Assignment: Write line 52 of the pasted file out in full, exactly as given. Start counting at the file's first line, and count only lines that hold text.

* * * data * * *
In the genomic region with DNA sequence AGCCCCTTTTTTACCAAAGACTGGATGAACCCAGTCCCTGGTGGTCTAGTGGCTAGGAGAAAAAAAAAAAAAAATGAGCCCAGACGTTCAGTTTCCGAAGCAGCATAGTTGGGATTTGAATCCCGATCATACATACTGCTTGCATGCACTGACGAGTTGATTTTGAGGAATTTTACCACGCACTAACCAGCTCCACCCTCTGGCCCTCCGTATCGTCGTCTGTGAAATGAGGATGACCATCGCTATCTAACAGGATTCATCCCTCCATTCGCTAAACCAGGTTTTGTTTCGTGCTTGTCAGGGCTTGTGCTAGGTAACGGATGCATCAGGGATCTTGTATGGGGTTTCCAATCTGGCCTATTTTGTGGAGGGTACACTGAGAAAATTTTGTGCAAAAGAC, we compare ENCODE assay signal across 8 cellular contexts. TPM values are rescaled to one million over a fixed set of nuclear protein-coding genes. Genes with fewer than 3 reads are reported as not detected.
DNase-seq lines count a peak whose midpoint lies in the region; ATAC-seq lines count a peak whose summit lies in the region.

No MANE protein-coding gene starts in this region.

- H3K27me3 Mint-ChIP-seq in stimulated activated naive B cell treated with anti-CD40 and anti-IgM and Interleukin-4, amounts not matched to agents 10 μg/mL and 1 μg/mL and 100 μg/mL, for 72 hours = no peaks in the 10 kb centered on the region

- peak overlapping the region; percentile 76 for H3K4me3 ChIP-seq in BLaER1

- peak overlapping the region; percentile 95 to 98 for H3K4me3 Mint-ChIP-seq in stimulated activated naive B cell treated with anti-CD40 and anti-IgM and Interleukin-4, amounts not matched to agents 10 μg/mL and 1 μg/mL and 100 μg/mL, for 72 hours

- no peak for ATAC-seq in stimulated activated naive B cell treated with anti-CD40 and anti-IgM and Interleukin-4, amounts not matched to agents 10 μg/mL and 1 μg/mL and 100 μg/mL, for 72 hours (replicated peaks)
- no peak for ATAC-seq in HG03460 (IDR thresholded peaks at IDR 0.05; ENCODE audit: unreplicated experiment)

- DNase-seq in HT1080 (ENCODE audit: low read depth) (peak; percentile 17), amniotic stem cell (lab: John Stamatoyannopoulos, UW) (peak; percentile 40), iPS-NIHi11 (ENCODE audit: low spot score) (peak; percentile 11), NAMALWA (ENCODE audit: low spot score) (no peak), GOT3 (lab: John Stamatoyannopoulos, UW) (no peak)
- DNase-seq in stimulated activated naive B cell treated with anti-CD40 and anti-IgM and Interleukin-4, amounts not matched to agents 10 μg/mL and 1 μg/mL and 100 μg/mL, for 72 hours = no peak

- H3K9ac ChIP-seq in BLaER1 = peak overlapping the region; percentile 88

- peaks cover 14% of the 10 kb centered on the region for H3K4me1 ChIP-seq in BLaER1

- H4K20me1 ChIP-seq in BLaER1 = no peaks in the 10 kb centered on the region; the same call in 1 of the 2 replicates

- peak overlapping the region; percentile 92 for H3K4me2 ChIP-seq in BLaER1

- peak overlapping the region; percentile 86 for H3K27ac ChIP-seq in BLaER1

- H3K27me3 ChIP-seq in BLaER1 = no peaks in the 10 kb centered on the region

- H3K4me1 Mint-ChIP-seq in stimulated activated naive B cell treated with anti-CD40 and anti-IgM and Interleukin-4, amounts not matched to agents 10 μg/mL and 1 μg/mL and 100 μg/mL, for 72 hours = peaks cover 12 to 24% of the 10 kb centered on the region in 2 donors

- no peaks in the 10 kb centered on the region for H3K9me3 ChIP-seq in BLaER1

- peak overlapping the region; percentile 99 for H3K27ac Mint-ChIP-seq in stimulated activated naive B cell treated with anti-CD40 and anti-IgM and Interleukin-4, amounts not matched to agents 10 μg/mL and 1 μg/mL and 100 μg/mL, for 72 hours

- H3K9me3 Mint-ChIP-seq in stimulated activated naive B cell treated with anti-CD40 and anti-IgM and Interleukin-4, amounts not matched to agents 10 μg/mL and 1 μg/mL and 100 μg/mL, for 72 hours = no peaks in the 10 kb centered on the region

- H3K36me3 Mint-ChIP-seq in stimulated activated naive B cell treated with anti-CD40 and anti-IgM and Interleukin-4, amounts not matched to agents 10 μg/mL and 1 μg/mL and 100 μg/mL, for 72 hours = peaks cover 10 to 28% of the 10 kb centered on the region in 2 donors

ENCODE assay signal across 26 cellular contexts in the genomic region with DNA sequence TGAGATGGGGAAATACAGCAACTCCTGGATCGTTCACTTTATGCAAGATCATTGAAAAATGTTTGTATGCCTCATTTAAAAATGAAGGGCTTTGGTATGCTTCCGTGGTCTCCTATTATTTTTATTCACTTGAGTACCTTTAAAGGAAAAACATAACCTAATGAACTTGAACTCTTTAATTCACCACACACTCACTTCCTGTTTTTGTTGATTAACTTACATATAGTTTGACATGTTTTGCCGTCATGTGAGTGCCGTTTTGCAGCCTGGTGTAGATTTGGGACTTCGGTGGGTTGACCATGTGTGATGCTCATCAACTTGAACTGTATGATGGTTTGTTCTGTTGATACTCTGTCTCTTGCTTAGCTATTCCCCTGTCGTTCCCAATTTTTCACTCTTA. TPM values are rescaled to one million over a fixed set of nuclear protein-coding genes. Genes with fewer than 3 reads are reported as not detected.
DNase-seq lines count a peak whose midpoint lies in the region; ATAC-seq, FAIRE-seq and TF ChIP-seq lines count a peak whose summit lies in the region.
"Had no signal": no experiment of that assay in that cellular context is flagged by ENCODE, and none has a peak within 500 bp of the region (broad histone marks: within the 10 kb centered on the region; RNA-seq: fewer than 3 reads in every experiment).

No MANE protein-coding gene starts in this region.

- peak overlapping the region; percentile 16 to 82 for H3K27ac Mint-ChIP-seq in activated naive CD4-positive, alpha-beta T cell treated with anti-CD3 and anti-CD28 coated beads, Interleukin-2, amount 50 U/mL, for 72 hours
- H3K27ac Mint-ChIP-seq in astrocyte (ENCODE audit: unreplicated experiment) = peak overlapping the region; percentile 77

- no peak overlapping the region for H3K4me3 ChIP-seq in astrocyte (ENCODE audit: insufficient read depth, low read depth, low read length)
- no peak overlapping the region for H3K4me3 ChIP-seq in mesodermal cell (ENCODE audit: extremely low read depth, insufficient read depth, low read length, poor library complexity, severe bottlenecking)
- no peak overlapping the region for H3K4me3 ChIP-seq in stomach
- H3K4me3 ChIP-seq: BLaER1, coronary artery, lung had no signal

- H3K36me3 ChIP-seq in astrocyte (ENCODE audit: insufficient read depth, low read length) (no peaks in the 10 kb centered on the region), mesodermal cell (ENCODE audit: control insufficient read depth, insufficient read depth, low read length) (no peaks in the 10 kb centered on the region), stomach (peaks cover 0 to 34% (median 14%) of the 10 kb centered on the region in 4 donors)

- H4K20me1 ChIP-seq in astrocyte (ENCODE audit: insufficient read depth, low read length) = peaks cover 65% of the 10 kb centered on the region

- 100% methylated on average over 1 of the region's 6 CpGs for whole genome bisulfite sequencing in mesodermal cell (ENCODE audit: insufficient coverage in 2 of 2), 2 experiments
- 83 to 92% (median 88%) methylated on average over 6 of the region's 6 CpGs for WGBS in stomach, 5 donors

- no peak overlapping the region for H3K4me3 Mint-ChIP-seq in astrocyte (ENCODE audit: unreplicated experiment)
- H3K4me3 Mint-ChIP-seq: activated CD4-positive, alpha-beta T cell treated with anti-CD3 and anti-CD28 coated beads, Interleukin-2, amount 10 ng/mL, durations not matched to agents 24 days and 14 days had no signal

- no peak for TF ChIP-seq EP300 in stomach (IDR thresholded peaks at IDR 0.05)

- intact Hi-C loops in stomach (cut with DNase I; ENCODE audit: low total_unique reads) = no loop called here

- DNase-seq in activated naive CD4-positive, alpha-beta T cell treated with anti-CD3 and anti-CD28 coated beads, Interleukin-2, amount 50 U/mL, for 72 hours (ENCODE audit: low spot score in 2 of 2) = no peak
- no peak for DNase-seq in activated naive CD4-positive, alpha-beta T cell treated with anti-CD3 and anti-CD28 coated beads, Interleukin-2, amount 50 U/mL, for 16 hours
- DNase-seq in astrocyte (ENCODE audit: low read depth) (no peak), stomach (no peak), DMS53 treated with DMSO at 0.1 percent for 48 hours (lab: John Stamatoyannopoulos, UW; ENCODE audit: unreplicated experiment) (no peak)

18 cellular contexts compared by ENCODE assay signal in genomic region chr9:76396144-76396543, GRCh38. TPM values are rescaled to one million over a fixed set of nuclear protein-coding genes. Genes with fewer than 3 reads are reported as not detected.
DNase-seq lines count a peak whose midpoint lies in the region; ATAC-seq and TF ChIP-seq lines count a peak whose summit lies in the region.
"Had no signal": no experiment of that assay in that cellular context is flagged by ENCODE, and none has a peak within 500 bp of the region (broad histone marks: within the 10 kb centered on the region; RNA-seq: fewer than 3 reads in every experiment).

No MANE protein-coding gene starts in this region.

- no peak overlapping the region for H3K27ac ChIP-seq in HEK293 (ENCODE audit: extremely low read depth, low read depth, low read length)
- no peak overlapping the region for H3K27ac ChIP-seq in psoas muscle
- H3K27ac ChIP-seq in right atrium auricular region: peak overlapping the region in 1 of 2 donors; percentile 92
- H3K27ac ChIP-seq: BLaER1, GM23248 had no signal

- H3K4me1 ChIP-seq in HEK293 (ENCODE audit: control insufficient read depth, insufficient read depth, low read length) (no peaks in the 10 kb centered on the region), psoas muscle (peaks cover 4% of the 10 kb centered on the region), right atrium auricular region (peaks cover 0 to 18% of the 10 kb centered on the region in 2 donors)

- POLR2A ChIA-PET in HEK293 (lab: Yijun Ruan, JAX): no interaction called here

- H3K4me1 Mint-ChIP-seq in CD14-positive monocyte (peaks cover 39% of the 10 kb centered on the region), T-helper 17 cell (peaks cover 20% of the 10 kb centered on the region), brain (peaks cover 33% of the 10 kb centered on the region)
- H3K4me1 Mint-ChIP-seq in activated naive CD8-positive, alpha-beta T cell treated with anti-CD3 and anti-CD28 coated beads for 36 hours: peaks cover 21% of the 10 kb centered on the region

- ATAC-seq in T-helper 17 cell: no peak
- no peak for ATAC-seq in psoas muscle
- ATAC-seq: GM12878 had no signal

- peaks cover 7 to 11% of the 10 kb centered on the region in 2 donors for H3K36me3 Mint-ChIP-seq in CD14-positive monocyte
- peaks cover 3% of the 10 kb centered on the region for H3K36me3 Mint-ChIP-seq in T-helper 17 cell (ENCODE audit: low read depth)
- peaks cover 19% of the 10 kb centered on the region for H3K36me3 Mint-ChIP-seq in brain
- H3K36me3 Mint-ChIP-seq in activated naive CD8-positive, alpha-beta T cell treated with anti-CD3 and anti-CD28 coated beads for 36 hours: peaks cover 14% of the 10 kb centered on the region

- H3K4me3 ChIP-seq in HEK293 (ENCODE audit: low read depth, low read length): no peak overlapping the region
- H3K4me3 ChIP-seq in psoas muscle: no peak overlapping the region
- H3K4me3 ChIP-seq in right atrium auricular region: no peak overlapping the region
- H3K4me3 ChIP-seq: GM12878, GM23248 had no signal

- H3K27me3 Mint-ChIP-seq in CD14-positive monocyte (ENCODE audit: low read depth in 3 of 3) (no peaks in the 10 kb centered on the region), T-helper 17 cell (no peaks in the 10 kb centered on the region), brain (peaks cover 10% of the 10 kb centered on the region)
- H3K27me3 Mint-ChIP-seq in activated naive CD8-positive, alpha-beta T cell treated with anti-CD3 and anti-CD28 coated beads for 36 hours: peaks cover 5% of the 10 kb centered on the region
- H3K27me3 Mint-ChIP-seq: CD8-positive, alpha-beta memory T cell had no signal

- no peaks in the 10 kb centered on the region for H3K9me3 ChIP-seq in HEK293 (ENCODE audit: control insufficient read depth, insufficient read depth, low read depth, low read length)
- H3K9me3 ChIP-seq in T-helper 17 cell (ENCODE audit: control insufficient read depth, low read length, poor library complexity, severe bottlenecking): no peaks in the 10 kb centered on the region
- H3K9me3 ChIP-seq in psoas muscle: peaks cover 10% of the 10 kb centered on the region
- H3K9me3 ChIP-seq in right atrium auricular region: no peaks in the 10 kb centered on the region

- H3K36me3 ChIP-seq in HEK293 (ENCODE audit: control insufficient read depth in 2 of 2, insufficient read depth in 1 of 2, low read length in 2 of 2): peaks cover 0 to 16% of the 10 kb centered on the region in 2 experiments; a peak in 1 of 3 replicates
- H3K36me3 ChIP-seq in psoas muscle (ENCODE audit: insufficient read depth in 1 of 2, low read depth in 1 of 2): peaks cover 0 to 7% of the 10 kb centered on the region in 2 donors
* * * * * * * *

- POLR2A ChIA-PET in HEK293 (lab: Yijun Ruan, JAX): no interaction called here